Date of Award
Campus Access Dissertation
Computer Science and Engineering
Simulations are indispensable for engineering. They make it possible that one can perform faster and cheaper virtual experiments than physical ones on virtual environments based on numerical methods. One key factor to the performance of a simulation system is the speed of solving linear equations arising in the calculation at runtime. Based on a testing simulator, we have used Graphics Processing Units (GPUs) to accelerate the solution of the types of equations typically encountered in dynamic system simulators. Compared to commercial matrix solvers that run on a CPU, we realized speedups ranging from 5 (for system size =700) to 460 (for system size = 5, 800). While calculation time for the commercial matrix solver increased with matrix size = O(N)^2.3, our new GPU-based Preconditioned Generalized Minimal Residual (PGMRES) technique yielded scaling as O(N)^1.2. A significant component of this performance was achieved by development of new Basic Linear Algebra routines for the NVIDIA Tesla GPU that directly address characteristics typical of matrices that describe the time domain response of naturally-coupled dynamic systems. In addition, 20 to 100 speedup was achieved for other simulation procedures by successfully exploiting high performance algorithm engineering.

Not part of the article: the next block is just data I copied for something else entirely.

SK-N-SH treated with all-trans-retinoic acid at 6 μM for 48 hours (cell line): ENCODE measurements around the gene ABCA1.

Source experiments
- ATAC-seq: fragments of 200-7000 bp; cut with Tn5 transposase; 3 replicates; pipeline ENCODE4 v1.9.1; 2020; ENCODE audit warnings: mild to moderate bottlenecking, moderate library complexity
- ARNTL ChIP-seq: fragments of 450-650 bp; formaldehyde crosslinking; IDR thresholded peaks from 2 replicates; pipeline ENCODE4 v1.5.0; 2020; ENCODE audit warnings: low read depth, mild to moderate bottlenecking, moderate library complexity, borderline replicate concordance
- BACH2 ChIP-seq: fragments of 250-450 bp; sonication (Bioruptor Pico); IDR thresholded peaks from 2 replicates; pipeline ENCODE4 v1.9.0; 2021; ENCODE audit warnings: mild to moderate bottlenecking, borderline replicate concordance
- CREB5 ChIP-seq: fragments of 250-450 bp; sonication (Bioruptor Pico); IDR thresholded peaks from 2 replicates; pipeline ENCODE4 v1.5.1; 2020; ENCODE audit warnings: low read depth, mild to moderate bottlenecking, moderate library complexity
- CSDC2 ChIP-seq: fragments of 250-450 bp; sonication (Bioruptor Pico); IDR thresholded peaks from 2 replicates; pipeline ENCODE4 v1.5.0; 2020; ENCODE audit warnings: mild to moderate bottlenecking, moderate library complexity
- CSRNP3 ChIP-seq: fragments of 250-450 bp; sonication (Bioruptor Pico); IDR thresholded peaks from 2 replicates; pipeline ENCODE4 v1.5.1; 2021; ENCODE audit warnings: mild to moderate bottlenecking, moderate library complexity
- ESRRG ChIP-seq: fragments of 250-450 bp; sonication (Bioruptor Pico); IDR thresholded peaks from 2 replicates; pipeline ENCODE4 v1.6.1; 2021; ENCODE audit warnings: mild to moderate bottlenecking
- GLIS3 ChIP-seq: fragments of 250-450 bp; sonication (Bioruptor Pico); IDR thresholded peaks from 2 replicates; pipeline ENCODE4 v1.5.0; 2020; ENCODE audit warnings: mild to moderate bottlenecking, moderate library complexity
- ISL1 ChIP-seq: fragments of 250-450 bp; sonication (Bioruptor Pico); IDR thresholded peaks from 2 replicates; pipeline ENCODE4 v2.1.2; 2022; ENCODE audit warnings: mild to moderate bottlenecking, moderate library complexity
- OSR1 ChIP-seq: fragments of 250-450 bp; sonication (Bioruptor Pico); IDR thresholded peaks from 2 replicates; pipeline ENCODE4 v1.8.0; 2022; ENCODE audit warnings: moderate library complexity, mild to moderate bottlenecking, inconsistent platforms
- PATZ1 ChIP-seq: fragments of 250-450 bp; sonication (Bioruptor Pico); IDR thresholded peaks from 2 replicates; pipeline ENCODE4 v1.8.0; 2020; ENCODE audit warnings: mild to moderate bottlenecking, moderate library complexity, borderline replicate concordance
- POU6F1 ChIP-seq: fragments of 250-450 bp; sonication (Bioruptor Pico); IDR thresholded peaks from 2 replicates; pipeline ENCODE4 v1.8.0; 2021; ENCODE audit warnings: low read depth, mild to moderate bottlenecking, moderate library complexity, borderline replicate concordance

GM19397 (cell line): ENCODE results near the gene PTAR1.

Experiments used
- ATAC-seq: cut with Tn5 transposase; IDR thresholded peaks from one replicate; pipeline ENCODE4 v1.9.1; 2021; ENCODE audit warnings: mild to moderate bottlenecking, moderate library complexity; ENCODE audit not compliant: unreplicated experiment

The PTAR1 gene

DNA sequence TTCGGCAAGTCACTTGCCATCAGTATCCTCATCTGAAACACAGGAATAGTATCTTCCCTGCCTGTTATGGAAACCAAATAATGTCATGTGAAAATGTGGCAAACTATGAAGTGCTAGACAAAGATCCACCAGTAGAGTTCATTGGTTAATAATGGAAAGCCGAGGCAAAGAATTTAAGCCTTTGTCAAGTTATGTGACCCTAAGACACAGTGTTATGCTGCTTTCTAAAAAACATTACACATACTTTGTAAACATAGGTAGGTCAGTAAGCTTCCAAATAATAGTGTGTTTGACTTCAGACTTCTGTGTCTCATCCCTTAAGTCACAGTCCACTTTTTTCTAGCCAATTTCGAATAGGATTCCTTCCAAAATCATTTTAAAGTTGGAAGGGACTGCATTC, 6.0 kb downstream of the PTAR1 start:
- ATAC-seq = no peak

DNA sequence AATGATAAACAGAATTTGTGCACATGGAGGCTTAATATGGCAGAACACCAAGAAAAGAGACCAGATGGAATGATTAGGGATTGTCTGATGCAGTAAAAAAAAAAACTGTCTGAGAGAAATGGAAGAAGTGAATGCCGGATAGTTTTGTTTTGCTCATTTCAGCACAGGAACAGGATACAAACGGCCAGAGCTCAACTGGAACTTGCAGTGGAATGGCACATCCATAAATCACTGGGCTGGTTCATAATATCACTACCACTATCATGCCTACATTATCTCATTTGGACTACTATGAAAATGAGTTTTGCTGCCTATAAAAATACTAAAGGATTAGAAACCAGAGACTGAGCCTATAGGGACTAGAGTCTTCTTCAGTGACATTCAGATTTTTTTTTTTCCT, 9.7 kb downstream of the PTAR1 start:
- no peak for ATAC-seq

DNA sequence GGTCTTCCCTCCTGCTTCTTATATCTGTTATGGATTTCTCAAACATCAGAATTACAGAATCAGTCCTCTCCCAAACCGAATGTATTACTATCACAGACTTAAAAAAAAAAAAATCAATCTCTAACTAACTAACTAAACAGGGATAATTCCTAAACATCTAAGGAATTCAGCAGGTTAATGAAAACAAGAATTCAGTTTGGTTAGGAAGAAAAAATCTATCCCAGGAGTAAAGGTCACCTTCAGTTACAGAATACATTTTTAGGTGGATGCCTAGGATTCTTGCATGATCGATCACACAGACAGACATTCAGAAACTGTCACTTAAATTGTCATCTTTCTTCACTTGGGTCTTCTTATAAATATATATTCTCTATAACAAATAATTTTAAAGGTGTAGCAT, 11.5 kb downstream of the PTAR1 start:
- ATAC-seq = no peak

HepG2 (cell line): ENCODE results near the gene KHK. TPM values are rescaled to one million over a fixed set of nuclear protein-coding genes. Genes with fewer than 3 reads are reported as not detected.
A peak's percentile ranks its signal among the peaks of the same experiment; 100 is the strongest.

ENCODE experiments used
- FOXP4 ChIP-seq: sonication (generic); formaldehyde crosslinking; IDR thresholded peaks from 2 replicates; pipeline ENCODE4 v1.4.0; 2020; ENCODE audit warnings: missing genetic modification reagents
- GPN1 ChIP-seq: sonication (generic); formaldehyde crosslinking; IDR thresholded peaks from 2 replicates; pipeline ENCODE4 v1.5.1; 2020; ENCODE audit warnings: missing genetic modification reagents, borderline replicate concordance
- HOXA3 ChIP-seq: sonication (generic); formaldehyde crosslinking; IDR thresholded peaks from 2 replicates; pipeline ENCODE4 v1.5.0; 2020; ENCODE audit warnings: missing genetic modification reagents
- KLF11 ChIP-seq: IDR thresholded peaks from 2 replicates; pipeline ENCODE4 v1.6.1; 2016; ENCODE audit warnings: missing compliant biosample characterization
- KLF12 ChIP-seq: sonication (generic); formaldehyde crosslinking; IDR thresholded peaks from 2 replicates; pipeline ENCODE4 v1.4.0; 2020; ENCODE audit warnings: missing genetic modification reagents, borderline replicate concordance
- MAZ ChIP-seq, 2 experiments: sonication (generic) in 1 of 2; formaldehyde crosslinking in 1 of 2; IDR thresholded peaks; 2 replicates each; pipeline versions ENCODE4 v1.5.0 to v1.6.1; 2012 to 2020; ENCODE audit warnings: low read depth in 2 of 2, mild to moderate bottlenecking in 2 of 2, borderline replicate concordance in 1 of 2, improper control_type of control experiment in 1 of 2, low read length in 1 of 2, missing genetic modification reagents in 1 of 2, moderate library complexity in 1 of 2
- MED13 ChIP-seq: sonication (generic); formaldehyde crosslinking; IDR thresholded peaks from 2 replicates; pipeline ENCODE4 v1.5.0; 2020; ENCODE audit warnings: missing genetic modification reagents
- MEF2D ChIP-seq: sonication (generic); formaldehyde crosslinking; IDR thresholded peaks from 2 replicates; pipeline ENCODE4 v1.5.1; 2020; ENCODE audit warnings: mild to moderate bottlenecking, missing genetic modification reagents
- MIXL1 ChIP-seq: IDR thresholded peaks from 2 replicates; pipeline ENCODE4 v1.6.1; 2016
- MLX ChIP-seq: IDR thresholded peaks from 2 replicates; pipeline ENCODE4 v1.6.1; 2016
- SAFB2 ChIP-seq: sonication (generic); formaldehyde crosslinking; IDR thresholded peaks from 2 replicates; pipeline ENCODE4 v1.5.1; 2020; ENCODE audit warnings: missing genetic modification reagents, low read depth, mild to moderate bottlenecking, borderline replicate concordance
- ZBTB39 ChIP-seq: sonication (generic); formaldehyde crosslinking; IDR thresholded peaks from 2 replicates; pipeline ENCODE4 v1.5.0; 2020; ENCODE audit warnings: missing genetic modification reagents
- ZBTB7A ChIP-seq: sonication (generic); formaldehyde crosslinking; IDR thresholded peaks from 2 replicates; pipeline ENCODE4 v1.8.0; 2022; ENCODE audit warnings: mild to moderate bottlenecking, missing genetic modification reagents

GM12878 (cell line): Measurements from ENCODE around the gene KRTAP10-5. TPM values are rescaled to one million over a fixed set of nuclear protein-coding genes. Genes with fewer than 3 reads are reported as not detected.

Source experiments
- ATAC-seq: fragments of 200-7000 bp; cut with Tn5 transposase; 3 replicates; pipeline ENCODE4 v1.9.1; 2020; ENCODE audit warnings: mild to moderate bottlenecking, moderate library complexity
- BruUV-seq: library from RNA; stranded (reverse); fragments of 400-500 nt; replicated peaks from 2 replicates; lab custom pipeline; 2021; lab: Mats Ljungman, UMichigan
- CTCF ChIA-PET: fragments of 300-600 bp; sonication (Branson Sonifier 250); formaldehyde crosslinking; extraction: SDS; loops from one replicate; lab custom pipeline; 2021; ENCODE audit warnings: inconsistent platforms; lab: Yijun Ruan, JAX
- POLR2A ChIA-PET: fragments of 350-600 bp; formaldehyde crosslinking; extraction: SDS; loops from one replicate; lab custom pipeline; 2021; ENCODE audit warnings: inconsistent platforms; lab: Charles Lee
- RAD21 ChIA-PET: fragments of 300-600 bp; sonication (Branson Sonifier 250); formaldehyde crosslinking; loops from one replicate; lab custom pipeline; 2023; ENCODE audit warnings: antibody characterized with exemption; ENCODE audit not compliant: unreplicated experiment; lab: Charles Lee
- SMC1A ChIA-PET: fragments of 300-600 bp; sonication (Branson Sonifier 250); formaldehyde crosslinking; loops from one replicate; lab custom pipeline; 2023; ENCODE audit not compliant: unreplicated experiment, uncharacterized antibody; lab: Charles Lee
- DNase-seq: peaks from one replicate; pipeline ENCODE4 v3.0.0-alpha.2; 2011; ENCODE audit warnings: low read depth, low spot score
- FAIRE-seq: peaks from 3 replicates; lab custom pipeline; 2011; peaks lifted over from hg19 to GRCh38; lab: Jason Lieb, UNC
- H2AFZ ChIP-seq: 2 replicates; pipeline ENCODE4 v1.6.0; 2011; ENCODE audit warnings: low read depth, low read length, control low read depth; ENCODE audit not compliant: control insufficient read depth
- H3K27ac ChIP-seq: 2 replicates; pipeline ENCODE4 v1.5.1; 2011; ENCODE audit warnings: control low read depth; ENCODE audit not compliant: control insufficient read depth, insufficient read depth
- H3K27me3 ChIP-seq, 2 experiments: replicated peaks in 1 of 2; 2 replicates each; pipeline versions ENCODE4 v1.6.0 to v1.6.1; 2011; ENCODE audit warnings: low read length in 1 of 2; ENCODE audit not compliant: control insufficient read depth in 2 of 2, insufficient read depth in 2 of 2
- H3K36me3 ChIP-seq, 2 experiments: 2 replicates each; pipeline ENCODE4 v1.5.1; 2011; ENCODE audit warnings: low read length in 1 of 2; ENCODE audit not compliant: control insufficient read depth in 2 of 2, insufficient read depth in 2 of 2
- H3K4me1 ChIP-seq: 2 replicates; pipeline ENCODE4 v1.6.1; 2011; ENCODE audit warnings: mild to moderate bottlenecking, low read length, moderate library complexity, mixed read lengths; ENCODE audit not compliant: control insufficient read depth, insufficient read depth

Shi, J.(2011). Improving Simulation Performance With Gpus. (Doctoral dissertation). Retrieved from http://scholarcommons.sc.edu/etd/801